If the Trust's progress was slow until the 1930s the threats to England's still fairly green and pleasant land were not over- looked by its wise governors, presided over by chairman John Bailey, esteemed man of letters, and secretary S. H. Hamer, a languid but wily owl. The Bailey-Hamer partnership should not be belittled. It saved the setting of Stonehenge and ac- quired Ashridge park against fearful odds. It is true the Trust was severely hampered by lack of funds, and its growth and activities were restricted by a minute staff. In 1935 its subscribing members were about 5,000. It was screaming loudly for more. Today it has 11/2 million! Ironically, a chief problem now is how to protect National Trust properties from the wear and tear caused by the cherished visitors' hands and feet.

If the Trust's sad misses and exiguous hits in the Thirties were caused by the deficiencies just described, its reputation stood high largely owing to the benefac- tions of individual committee members like the distinguished historian, G. M. Treve- lyan, and the 3rd Viscount Esher. At head office a fervent crusading spirit prevailed. The excitement aroused whenever Fergu- son's Gang in the guise of the Bloody Bishop and Red Biddy broke into the building and deposited a spotted handker- chief filled with bank notes and coins was indescribable. So too was the jubilation over the acquisition of new properties, not always chosen with discrimination. The Trust was so pleased to be given anything that to turn down an indifferent offer caused anguish. The staff were by today's standards amateur romantics.

Then Lord Lothian's famous speech of 1934 calling the Trust's attention to the plight of historic country houses resulted in a spate of acquisitions towards the end of and just after the war. For several years the public came to associate the Trust with country houses almost exclusively, to the detriment of open spaces. This clearly did not accord with the founders' intentions. So the Executive Committee did a right- about turn towards landscape and the sea coast. In the latter field it has had notewor- thy triumphs. At the same time the Trust's reluctance to garner further country houses, in the belief that it has enough period specimens already, that taxation relief by recent governments ensures the safety of those still left in private hands, and that the smaller manor houses can be trusted to take care of themselves, seems to me a fallacious and short-sighted policy. The continuity of the great country house and large estate as a domestic unit in one family's possession must be doomed for reasons too obvious to specify.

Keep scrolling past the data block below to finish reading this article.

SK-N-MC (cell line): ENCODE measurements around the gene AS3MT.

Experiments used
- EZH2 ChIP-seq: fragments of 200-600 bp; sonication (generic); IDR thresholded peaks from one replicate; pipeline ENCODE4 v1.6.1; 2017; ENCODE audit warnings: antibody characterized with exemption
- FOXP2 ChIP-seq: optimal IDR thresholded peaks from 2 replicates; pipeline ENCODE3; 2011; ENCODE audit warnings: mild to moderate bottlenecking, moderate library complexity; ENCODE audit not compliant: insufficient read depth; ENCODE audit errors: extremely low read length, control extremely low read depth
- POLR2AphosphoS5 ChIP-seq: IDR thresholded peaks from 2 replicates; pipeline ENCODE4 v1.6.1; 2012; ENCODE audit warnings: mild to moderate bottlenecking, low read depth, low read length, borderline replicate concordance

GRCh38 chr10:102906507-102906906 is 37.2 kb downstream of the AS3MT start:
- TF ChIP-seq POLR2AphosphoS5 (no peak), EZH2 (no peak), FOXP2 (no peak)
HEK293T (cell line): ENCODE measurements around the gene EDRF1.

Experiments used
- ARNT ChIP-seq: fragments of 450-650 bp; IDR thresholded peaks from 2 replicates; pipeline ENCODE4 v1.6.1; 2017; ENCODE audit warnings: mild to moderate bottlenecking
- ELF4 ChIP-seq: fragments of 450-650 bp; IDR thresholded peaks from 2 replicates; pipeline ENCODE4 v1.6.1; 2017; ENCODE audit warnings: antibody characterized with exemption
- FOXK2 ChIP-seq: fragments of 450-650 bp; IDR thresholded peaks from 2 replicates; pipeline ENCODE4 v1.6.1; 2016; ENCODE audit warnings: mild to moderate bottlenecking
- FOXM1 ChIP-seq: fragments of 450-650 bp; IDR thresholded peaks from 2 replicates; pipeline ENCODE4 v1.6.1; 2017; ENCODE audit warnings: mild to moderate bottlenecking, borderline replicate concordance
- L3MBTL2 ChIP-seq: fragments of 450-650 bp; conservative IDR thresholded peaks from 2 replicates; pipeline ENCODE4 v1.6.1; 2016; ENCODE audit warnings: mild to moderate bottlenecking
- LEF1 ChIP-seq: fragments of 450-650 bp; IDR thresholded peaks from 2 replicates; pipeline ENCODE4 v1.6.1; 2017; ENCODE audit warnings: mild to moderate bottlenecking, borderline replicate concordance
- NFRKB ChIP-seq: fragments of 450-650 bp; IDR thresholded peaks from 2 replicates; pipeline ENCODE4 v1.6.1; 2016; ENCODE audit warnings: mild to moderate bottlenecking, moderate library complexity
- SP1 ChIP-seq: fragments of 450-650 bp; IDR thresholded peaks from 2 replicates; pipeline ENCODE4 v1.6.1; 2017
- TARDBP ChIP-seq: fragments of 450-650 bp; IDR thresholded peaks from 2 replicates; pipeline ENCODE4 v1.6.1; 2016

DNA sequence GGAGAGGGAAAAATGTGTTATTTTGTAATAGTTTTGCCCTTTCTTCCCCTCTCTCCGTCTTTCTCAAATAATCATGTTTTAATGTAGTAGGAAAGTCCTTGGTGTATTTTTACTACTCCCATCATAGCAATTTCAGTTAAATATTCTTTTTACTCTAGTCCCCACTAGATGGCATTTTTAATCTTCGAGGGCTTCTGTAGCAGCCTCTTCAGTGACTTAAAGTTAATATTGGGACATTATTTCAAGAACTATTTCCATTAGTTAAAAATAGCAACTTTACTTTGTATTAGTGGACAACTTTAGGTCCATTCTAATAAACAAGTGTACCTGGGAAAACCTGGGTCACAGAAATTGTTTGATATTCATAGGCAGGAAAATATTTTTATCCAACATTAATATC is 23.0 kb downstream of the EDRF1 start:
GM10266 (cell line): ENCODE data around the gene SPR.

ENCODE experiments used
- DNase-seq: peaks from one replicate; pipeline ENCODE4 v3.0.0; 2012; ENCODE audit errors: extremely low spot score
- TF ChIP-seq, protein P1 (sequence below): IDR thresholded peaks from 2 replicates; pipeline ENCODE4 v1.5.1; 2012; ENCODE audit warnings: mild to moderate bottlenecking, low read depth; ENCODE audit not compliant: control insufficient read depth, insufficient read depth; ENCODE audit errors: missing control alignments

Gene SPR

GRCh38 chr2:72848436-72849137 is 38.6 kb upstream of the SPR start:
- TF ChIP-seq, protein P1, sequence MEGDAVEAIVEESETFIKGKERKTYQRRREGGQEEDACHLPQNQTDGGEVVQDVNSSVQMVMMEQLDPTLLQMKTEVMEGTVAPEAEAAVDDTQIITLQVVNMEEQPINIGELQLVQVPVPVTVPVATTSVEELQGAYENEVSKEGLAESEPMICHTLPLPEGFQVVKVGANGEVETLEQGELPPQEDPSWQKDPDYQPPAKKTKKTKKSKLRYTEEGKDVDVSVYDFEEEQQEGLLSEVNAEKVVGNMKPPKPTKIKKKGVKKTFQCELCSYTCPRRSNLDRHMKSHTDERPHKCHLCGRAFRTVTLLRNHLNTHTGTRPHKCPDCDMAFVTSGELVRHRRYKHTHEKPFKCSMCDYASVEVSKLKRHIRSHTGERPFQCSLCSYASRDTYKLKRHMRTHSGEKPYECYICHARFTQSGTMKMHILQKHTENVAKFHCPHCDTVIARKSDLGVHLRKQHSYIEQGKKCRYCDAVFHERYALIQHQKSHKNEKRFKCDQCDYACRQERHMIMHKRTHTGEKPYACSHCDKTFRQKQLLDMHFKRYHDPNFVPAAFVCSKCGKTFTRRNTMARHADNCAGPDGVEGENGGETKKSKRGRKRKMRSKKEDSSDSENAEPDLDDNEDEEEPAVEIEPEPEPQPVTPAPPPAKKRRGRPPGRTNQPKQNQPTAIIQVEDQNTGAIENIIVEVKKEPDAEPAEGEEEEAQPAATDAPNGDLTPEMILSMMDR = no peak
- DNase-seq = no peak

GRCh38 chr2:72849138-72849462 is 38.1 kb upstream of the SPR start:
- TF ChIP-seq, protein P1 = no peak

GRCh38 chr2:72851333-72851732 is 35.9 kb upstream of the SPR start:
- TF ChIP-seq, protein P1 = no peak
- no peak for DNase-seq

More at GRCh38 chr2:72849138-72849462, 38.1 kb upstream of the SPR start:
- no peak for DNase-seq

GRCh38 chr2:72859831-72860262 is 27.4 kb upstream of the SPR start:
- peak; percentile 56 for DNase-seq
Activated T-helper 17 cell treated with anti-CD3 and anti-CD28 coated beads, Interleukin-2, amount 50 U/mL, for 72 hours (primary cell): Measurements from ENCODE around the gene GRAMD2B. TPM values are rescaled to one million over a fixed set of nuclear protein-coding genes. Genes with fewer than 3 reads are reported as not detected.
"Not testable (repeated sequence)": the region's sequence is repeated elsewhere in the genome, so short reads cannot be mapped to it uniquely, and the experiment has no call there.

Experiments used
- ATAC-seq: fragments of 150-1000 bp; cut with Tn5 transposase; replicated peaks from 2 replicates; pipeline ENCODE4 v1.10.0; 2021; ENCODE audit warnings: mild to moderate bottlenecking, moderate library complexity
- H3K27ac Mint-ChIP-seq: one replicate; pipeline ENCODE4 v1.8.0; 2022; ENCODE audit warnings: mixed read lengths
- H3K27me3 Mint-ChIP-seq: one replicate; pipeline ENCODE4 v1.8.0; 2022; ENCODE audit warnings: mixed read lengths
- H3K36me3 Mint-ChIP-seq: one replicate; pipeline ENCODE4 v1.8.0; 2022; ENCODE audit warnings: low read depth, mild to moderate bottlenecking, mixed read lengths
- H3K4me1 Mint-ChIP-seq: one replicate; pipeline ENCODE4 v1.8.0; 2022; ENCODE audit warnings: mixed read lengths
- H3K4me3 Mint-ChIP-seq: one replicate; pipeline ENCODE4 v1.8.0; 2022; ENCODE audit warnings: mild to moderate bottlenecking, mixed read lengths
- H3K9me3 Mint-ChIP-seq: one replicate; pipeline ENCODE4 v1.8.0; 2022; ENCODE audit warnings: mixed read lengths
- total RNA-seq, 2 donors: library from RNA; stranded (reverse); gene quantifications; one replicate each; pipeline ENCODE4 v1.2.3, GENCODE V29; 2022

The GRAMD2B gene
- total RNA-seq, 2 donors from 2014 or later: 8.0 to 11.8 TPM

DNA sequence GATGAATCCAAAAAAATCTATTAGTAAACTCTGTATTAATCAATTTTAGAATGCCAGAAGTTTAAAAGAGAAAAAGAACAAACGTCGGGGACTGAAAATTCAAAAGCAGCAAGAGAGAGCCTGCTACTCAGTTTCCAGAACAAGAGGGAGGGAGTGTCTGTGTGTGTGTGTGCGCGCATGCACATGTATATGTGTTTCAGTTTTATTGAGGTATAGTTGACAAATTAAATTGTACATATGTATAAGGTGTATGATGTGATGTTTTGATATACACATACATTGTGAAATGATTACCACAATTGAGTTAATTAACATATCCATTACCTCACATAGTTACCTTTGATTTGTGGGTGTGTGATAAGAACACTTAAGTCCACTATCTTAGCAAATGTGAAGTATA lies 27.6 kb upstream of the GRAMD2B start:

Only once does the kindly Gaze become slightly uncharitable when he assesses Lord Esher as autocratic and supercilious. In fact Oliver Esher abounded in wit and wisdom. Throughout his long chair- manship of the General Purposes and Historic Buildings committees he fought uncompromisingly for dominance of the aesthetic over the managerial aspect of the Trust's constitution. In this struggle he was not ultimately successful. The conflict was brought to a head in 1969 when several other facets of the constitution were pub- licly criticised by a posse of malcontents. Member rose against member and commit- tees were riven in twain. The independent Benson Committee was set up to resolve the conflict. Its Report was accepted. Many of its findings were salutary. Others were not, especially that which determined that 'regional agents and custodians should not have equal status and that the former should be in charge', an inversion of the purpose for which the National Trust was set up in 1895 and stoutly maintained by Lord Esher. However, so united in their loyalty to the Trust are the agents and custodians of the Trust's architecture and works of art that to the casual outsider the present system seems to work smoothly. May it continue so. Yet were a serious conflict of interests to arise again, would the cause of art and aesthetics prevail over practical or financial expedients? I doubt it